Maybe CBS wanted someone who had a well formed voice, which apparently this guy they got has. Perhaps none of the actual translators had such voices. This was for a nationally televised, seemingly large interview, so they wanted someone who sounded "good".

you shouldn't be concerned whether there is a speech impediment, or misspellings, or the speaker is a woman.

Yeah, I'm sure an Iraqi male would love for a woman to do his translation. Anyway, the other things you list can show a little into what this person is like, his educational level for example.

If they had hired an actual Iraqi to do the voice, would we care? That would be the same situation...hire someone who can speak in the same accent to make it seem more "authentic".
posted by JaxJaggywires at 2:48 PM on March 6, 2003


what rhyax said. I suspect for at least some of the TV news-watching public, arab accent = evil/fanatical/must be stopped. It seems plausible that decision to hire the actor was based on a desire to take advantage of this stereotype to play up the whole "ooo, look how EVIL this guy is" angle, which I'm sure was the main reason people tuned in the first place.
posted by boltman at 2:50 PM on March 6, 2003


you shouldn't be concerned whether there is a speech impediment, or misspellings, or the speaker is a woman.

channel 4 in the uk used to have (maybe still has) a presenter with a slight lisp. it was kind of surprising at first, but you got used to it. incidentally, channel 4 news has a daily summary of the news (if anyone else has technical problems getting this email i'd like to know - it crashes my mail download, but i assume that's not normal!)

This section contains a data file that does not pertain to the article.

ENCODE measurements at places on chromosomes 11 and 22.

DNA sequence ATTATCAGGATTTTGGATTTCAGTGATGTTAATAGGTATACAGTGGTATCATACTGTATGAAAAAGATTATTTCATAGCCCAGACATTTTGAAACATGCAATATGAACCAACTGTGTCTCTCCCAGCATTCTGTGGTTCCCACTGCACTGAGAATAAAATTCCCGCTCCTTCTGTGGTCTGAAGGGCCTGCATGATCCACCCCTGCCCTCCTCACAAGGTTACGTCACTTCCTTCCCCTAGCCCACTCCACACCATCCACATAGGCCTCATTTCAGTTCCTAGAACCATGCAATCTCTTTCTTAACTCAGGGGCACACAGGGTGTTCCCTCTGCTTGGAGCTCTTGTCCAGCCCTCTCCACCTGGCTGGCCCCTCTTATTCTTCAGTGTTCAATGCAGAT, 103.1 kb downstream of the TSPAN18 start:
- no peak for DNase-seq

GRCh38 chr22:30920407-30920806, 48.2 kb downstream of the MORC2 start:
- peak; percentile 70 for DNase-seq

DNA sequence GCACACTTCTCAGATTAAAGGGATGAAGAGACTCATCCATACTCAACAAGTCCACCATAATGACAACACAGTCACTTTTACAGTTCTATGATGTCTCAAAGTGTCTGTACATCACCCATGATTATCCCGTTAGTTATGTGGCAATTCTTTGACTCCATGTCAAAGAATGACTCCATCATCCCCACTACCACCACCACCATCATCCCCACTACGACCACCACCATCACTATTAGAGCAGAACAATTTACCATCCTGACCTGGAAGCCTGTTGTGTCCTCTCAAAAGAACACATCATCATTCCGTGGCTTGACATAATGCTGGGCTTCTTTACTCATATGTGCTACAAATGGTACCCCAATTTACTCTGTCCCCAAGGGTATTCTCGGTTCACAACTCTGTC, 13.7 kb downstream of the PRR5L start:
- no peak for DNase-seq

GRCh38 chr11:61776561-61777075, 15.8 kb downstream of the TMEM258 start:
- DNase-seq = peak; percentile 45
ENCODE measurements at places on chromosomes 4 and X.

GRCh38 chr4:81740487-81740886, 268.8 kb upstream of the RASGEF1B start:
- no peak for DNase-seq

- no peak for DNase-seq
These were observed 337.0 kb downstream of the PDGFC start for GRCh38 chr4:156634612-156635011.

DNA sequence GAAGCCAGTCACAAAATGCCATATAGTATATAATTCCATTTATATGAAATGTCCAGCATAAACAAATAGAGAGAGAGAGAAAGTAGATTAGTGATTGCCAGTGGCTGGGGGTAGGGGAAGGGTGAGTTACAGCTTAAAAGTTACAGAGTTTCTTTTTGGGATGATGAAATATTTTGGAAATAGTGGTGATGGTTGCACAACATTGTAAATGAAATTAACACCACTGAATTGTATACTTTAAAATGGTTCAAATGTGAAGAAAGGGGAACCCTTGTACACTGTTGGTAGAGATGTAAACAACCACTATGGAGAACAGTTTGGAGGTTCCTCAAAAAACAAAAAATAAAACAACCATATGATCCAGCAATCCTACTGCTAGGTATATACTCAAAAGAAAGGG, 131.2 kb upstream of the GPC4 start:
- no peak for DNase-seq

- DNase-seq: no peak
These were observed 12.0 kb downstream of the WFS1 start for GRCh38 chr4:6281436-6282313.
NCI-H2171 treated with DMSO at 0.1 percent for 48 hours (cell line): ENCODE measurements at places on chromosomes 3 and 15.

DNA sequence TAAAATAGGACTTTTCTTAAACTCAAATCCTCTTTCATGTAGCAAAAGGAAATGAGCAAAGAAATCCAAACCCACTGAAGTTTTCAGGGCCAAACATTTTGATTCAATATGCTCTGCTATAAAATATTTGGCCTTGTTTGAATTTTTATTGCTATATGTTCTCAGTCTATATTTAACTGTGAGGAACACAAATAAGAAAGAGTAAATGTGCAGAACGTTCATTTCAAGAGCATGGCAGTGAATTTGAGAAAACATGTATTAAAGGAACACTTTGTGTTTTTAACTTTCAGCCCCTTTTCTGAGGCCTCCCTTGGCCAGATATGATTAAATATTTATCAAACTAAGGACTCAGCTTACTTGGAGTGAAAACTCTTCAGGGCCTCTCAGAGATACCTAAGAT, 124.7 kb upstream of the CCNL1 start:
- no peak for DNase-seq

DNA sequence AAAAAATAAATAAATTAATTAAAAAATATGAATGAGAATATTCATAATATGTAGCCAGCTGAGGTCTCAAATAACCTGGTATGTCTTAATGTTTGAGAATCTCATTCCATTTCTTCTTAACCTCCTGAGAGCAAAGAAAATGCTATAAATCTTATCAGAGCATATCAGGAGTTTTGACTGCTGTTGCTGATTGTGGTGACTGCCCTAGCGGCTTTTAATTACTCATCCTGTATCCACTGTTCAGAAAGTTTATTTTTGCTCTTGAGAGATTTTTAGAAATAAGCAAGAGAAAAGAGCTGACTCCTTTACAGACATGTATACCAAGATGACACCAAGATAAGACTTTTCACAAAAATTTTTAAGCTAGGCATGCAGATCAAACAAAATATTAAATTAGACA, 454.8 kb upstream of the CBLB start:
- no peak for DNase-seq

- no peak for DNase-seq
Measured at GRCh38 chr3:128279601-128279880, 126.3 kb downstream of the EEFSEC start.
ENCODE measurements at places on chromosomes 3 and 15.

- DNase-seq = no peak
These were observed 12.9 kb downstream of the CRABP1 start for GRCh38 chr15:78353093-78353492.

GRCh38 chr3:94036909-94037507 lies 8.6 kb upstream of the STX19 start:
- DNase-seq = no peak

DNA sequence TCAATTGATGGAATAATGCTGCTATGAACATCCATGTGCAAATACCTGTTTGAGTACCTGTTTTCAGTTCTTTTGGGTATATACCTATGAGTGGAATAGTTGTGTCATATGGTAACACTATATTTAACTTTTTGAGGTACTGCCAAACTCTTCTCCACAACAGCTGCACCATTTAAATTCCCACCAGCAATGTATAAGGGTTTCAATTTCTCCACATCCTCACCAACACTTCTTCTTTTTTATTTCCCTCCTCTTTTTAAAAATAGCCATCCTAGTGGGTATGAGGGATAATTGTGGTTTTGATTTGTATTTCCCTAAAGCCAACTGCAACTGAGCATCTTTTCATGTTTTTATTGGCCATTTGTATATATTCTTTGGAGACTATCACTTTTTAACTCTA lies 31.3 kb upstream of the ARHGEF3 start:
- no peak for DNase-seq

posted by andrew cooke at 3:02 PM on March 6, 2003


Who cares if someone used an accent to translate something? As long as the translation was accurate, what does it matter what it sounded like?

What woud you think if Dubya was dubbed in Spanish televison with a strong Texan accent? That would surely make him look like an idiot. -> Saddam is an eeeeevil dictator, so he must speak english with a funny accent.

...Hawking computer voice simulator so that there will be no possible way to misconstrue meaning or cause offense.

Can't people read when watching TV? Text could be really a neutral option.
posted by hoskala at 3:09 PM on March 6, 2003


Maybe CBS wanted someone who had a well formed voice

If that was the real motivation then the easiest solution would be to choose a newscaster.

Yeah, I'm sure an Iraqi male would love for a woman to do his translation.

That's not relevant.